I looked around the school gymnasium and was humbled. We were a polyglot of tongues and colours, from many cultures – all immigrants. I stood with all the other immigrants to swear my allegiance to the United States of America. A country which I thought stood for decency. For equality for all. A still young country to which many others in the world looked to with hope.
In 2014 the population of America was 318.9 million and it seems, in the bleary light of a dull Houston morning, as if Secretary Clinton will win the popular vote by a squeak. America, though, is a representative republic as opposed to a direct democracy, and it is this that has allowed Donald Trump to win the Electoral College. The system whereby the number of electors for a state is based upon the voting membership of that state in Congress.
The system put in place by those who wrote the Constitution. James Madison, considered the pivotal writer of the Constitution, believed “factions” of the public with a common interest could arguably harm the nascent nation as a whole. I would argue that system has just irredeemably harmed the now 241 year old nation.
This is not the first time the popular vote has been defeated by the electoral system. George Bush beat Al Gore in 2000, and the same has happened on three other occasions in the 1800s. I wasn’t able to vote in the Bush v Gore contest but I cared, and was disappointed in the outcome. I was not, though, riven with a feeling of utter horror. Mr Bush might not have been my choice but I never questioned his belief in his country or his inherent decency.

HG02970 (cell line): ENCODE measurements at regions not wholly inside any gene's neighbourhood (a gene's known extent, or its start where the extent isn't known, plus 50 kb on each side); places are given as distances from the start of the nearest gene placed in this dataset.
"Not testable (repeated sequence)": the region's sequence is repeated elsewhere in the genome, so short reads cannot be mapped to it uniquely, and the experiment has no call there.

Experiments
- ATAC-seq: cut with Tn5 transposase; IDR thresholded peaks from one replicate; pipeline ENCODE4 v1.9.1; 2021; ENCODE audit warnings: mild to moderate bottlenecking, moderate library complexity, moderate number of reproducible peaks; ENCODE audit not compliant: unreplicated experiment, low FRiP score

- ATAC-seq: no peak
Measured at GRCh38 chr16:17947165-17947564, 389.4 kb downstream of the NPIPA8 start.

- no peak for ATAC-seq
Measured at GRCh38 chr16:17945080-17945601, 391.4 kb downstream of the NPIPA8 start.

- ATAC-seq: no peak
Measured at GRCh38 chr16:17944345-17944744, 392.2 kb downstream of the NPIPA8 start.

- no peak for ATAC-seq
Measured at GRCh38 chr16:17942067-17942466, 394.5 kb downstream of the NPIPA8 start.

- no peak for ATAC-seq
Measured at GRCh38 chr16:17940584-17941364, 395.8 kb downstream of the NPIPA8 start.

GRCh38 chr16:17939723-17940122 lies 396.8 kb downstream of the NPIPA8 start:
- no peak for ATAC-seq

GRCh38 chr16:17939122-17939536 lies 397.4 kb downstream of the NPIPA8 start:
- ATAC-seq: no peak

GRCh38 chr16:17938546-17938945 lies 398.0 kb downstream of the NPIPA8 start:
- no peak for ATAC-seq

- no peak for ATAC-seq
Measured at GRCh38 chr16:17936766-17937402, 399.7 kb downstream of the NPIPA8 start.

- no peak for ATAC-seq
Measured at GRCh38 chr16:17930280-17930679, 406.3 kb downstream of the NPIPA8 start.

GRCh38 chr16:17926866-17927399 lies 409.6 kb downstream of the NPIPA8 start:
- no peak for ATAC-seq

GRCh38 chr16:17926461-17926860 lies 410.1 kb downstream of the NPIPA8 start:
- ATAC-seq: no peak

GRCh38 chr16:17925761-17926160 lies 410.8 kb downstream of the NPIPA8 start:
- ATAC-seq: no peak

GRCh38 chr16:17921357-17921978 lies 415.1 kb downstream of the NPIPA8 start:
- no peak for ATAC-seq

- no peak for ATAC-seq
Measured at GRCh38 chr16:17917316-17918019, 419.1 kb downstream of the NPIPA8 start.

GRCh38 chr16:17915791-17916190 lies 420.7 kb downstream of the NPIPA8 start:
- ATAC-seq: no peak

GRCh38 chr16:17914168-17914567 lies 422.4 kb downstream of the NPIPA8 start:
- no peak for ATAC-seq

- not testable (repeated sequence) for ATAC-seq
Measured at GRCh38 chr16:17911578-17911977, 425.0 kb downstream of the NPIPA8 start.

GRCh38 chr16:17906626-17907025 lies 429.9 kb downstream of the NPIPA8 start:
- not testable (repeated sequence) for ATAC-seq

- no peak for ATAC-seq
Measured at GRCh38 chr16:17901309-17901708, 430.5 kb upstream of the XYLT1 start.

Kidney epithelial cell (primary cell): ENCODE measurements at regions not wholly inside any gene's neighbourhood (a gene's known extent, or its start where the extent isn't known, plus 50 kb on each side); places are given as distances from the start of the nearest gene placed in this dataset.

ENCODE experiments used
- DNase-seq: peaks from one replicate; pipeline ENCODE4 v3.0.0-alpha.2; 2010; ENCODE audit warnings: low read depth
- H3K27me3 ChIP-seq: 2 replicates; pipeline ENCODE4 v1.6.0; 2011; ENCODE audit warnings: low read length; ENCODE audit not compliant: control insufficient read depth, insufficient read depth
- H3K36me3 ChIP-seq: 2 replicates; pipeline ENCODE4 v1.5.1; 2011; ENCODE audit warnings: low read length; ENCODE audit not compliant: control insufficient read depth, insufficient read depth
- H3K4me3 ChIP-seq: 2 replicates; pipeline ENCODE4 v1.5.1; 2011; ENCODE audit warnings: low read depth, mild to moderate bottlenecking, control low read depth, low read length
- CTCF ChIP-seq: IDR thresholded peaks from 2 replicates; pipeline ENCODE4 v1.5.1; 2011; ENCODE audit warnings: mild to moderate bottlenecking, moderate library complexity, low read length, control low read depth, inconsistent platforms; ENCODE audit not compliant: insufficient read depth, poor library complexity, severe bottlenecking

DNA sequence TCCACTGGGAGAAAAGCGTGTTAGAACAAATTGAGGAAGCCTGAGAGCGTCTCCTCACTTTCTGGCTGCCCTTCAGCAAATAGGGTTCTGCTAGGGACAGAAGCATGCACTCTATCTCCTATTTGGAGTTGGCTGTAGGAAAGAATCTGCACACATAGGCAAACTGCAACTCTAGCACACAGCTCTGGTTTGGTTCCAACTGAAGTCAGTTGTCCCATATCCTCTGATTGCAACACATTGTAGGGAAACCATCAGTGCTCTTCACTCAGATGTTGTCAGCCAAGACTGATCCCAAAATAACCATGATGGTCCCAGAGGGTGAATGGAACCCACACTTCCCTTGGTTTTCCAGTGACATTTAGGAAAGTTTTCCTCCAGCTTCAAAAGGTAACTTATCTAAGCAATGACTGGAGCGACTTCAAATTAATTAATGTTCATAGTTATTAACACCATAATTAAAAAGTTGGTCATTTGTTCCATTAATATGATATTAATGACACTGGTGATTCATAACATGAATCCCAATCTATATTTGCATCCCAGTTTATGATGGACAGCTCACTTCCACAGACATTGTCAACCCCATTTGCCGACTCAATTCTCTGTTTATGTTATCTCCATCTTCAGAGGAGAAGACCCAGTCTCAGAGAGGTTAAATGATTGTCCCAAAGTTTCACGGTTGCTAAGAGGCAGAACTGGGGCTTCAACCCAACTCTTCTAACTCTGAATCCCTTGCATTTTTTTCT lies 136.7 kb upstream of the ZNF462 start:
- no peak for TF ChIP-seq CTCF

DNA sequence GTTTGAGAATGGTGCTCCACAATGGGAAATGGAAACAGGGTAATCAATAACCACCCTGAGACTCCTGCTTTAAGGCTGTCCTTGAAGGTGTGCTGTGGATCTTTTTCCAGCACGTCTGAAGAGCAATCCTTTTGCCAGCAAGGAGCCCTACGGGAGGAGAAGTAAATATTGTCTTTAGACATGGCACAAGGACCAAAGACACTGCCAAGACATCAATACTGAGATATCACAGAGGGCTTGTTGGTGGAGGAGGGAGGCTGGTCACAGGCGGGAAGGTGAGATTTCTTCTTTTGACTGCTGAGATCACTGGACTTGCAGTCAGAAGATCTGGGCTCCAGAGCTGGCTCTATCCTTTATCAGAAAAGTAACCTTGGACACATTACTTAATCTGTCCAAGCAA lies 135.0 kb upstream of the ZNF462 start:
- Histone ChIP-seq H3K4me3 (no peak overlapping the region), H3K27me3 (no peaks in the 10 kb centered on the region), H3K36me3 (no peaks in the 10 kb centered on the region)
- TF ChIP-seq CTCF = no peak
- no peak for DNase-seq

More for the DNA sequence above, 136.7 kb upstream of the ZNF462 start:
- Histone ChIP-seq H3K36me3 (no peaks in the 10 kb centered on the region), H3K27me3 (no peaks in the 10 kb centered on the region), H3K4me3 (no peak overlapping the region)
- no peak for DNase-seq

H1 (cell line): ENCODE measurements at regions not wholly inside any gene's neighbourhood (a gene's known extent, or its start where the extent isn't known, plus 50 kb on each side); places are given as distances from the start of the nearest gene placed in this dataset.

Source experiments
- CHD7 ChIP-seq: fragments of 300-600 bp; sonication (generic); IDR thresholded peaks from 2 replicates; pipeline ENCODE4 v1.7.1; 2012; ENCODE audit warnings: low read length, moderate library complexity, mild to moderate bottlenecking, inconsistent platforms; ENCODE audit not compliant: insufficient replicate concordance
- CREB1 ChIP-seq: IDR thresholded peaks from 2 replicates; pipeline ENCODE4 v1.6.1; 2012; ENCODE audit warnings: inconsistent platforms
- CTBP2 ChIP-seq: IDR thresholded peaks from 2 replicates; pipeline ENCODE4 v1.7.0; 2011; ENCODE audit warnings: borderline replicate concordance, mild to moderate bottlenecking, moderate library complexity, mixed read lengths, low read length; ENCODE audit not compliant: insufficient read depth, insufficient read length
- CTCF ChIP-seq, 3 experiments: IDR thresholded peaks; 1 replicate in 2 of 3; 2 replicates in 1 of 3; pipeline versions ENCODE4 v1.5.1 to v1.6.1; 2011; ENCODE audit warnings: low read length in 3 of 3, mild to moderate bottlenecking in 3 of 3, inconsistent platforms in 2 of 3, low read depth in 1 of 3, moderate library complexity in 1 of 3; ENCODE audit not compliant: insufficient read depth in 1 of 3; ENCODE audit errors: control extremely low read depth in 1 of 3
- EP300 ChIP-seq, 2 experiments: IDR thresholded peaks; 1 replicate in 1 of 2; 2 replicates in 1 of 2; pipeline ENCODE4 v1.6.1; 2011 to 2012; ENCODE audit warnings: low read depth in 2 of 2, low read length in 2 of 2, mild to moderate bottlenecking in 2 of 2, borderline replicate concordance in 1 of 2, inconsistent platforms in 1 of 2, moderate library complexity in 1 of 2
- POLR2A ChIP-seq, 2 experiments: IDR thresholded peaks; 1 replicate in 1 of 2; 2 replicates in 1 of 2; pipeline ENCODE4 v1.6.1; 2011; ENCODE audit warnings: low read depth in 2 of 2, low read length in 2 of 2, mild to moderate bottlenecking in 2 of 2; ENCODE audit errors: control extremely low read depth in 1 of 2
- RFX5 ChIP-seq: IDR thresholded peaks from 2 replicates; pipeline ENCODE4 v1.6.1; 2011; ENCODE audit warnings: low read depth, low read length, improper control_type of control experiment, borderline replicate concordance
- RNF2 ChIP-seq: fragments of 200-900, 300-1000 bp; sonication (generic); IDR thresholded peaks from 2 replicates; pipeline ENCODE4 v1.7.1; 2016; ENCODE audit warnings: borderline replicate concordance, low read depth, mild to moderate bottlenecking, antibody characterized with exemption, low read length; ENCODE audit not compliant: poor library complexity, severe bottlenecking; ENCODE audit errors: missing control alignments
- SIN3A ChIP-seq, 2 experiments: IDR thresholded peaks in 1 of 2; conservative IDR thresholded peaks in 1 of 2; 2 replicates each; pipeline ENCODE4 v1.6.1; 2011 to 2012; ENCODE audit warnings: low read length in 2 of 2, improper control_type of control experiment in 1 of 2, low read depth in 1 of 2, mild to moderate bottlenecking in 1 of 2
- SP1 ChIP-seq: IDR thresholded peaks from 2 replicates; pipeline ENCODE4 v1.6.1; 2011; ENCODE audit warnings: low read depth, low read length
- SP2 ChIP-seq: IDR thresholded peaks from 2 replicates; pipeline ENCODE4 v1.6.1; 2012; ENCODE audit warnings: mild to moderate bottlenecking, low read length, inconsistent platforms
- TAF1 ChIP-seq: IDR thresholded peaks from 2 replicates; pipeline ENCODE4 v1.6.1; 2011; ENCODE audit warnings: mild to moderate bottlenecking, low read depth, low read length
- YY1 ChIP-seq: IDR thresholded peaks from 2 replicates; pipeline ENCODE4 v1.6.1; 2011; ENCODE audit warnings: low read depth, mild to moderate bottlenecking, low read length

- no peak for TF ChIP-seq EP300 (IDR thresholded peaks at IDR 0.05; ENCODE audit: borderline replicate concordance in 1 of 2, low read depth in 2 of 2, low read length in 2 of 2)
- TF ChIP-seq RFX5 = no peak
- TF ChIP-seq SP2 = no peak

The man-who-would-be-president in January 2017 fills me with such disgust and distrust that I feel truly ill. And almost worse, my anger at the millions of people in this incredible country who have turned their back on progress. Who have accepted the slogan “Make America Great Again” – when the merest glance over the border to the chaos in many countries in Central and South America, across the oceans on either side of us, would see just how great America is.
Fed on fear, much of America has shown the watching world just how ignorant we are of what is happening in the world. We are in danger of being considered an inward-looking, inbred country of misogynistic men and cowed women, uncaring and uninterested in life outside our borders. Unwilling to take a stand for the rights of people everywhere.
And everywhere includes the United States. Mr Trump has denigrated so many people here – women, African Americans, Muslims, the disabled, immigrants, those who have fought and died for this country, those who love someone of the same sex – and I suppose, as I wipe the tears away, I am shell-shocked at the gullibility of people through broad swathes of this country. People who have voted for a man who is proud of not paying taxes, a man who holds women in staggeringly low esteem, who sneers at climate change and believes coal extraction is a good way to increase jobs, a man who brags of business acumen but who is alienating many trading partners with his rhetoric of slashing international trade deals, won through diplomacy and patience.
Diplomatic and patient – two words never used to describe the man we the people have elected to the White House. To fill the rooms of that venerable mansion with crass flamboyance, and crude utterances. To replace a family who have lived there with grace, humour and courage.
And I am shell-shocked at the blatant disregard by women in this country of a man who threatens their very wellbeing, and that of their children, particularly their daughters.
The markets settled slightly after Mr Trump’s acceptance speech, more gracious than expected, but how can a country become “great” when the person leading it has such a low opinion of so many of its citizens, and the world outside its borders?
On April 7th, 2010 I proudly became a citizen of this incredible country. On November 9th, 2016 I am beyond dismay.